The Difference

Some architects have extremely high fees because they will cater to a client’s every need, which includes going to a tile store with them and helping with a kitchen design. Their construction documents, for instance, consist of an incredible amount of details down to the trim around a doorway to the hinges on the door to your closet. When they are done designing your home they will help you pick out a general contractor and then come to your project every week during construction and be your advocate. So justifiably those fees get pretty high some as much as 18% the construction cost. Do you need all of that attention to get yourself an addition to your home? Of course not.

I don’t think there is anything wrong with that approach. However, I know many people do not want that much. They do not want to spend that much money. So are they looking for a cheap architect? I hope not, because when I hear that term “cheap” I think of inferior quality or worth. It also sounds like a service lacking any redeeming qualities. I think they are looking for an economical architect. An architect who cares about his work and also is sensitive to his client’s needs and budget.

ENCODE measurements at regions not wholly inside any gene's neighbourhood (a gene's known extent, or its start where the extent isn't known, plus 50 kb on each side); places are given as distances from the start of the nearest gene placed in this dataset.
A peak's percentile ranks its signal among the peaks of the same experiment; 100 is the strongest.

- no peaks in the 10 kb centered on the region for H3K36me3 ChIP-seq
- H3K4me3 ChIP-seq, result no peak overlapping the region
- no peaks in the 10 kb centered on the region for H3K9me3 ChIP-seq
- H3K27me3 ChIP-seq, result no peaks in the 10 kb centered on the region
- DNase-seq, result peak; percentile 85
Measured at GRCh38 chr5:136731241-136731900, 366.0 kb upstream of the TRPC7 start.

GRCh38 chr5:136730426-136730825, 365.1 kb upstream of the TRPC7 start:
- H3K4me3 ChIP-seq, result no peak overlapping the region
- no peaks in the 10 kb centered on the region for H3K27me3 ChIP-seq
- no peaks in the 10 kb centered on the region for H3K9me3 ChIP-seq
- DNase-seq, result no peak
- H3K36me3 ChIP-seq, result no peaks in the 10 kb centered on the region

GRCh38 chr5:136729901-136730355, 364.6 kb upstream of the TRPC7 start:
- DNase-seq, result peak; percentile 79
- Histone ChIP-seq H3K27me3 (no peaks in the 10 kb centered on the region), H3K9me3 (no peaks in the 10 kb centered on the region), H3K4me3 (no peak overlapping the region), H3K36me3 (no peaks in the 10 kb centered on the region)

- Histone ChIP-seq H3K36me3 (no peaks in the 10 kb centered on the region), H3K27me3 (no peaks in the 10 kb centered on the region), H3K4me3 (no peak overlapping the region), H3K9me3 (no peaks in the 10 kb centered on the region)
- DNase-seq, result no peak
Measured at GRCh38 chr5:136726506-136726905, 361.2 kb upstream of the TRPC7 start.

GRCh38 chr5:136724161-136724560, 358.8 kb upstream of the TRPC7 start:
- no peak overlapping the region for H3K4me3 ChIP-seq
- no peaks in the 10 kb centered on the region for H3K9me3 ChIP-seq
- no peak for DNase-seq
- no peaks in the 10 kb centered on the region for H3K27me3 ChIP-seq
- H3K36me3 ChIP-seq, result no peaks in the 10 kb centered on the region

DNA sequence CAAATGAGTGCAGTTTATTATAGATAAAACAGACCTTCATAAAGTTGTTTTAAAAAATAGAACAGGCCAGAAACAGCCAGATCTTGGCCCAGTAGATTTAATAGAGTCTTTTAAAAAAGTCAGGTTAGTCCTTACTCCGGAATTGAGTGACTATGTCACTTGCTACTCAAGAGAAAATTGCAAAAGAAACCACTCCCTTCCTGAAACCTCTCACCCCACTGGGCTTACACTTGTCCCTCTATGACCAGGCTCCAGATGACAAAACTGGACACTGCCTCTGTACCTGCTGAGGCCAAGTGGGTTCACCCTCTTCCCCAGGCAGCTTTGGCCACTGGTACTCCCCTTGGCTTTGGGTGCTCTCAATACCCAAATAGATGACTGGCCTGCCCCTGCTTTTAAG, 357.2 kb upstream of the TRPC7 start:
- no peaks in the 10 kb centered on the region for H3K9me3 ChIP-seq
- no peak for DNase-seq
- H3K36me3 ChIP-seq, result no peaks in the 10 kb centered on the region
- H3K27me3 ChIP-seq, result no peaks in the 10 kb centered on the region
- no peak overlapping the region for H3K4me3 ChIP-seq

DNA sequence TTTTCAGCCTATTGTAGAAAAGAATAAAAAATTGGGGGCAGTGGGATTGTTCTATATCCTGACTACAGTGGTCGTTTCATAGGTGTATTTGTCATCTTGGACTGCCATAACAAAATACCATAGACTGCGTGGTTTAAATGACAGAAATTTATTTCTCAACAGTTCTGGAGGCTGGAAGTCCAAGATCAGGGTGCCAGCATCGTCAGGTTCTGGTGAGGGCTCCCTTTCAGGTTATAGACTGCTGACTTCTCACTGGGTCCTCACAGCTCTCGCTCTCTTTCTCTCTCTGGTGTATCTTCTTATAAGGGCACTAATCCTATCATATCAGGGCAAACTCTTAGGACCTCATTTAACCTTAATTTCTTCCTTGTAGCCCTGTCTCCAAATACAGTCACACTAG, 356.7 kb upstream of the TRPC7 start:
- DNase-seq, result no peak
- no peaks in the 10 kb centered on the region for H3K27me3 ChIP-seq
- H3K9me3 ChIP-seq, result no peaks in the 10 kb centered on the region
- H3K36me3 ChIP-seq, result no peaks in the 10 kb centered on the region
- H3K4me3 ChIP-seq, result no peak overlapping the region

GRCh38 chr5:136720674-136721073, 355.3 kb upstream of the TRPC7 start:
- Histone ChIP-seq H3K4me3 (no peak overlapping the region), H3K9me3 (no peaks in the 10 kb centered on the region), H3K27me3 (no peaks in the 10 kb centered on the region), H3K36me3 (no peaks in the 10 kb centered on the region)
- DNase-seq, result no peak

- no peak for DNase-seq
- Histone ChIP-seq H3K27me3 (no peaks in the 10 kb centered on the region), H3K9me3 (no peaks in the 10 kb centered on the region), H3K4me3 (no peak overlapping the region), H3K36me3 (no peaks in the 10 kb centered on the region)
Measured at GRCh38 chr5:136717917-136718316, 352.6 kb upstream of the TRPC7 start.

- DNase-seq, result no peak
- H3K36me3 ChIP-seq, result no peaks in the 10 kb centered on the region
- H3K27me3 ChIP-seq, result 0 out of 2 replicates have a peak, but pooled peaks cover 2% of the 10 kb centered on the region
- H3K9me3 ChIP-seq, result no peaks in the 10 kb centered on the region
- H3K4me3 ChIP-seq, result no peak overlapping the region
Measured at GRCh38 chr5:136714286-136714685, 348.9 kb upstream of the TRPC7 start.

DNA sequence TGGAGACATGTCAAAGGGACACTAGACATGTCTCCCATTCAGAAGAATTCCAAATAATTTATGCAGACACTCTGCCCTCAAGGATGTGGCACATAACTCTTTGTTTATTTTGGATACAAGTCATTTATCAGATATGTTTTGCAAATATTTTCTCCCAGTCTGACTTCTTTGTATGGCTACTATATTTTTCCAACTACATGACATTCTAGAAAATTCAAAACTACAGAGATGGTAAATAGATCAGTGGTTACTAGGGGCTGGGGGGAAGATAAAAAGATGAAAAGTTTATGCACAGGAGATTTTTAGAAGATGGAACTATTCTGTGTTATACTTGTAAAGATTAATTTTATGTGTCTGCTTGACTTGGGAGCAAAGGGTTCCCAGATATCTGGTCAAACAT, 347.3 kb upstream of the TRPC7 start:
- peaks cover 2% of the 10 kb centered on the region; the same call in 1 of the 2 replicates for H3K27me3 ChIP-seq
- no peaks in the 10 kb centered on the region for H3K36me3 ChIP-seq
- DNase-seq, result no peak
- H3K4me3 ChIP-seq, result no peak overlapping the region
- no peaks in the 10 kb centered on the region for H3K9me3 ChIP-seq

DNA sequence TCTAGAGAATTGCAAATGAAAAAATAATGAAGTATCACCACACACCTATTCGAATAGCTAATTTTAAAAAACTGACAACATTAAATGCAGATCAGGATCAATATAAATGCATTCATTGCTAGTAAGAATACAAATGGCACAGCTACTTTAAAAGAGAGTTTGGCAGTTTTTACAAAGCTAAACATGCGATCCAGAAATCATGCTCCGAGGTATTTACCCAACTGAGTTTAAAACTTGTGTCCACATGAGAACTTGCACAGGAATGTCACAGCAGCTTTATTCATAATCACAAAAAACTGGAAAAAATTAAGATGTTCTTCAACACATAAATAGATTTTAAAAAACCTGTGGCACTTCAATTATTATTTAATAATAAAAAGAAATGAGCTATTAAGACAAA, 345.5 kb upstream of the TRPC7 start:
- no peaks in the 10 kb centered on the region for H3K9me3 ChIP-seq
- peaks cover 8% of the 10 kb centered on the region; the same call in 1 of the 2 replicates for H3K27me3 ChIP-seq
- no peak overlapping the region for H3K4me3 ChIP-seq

Is It Luxury?

People consider an architect a luxury item but it does not have to be that way. I worked in several design firms and took the lead role in those firms as a designer. These firms benefited from wealthy clients. This allows me to take that past knowledge and incorporate it into my current work but on a scaled down version. I always provide my clients with a high quality product, but you can be sure it will not contain a coat hook detail. My clients understand this and are happy to create these little details on their own.